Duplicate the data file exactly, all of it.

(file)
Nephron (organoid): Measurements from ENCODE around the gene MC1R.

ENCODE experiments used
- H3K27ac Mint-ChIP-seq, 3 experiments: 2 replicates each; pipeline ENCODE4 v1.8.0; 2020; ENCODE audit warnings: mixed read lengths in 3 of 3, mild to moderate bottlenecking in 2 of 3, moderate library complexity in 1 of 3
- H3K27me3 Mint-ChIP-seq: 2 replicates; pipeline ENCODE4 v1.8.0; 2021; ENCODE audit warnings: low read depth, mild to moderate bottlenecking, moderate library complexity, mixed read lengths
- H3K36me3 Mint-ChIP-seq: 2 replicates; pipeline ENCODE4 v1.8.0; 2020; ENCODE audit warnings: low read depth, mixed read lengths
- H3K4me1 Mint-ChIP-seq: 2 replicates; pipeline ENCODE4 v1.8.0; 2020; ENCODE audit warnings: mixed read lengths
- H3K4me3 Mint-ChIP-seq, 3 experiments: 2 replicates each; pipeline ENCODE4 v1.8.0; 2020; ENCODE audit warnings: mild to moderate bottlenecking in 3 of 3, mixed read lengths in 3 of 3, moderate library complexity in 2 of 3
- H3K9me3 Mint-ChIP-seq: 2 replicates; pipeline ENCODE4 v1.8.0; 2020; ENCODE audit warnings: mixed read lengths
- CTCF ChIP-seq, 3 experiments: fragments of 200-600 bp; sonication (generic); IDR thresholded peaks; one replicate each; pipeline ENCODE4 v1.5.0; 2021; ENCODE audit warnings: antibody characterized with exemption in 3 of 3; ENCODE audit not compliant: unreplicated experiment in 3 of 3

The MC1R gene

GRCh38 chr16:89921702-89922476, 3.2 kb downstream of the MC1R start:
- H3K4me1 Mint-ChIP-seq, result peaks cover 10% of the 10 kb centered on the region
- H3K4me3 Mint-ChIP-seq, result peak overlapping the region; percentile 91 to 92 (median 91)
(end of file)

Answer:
Nephron (organoid): Measurements from ENCODE around the gene MC1R.

ENCODE experiments used
- H3K27ac Mint-ChIP-seq, 3 experiments: 2 replicates each; pipeline ENCODE4 v1.8.0; 2020; ENCODE audit warnings: mixed read lengths in 3 of 3, mild to moderate bottlenecking in 2 of 3, moderate library complexity in 1 of 3
- H3K27me3 Mint-ChIP-seq: 2 replicates; pipeline ENCODE4 v1.8.0; 2021; ENCODE audit warnings: low read depth, mild to moderate bottlenecking, moderate library complexity, mixed read lengths
- H3K36me3 Mint-ChIP-seq: 2 replicates; pipeline ENCODE4 v1.8.0; 2020; ENCODE audit warnings: low read depth, mixed read lengths
- H3K4me1 Mint-ChIP-seq: 2 replicates; pipeline ENCODE4 v1.8.0; 2020; ENCODE audit warnings: mixed read lengths
- H3K4me3 Mint-ChIP-seq, 3 experiments: 2 replicates each; pipeline ENCODE4 v1.8.0; 2020; ENCODE audit warnings: mild to moderate bottlenecking in 3 of 3, mixed read lengths in 3 of 3, moderate library complexity in 2 of 3
- H3K9me3 Mint-ChIP-seq: 2 replicates; pipeline ENCODE4 v1.8.0; 2020; ENCODE audit warnings: mixed read lengths
- CTCF ChIP-seq, 3 experiments: fragments of 200-600 bp; sonication (generic); IDR thresholded peaks; one replicate each; pipeline ENCODE4 v1.5.0; 2021; ENCODE audit warnings: antibody characterized with exemption in 3 of 3; ENCODE audit not compliant: unreplicated experiment in 3 of 3

The MC1R gene

GRCh38 chr16:89921702-89922476, 3.2 kb downstream of the MC1R start:
- H3K4me1 Mint-ChIP-seq, result peaks cover 10% of the 10 kb centered on the region
- H3K4me3 Mint-ChIP-seq, result peak overlapping the region; percentile 91 to 92 (median 91)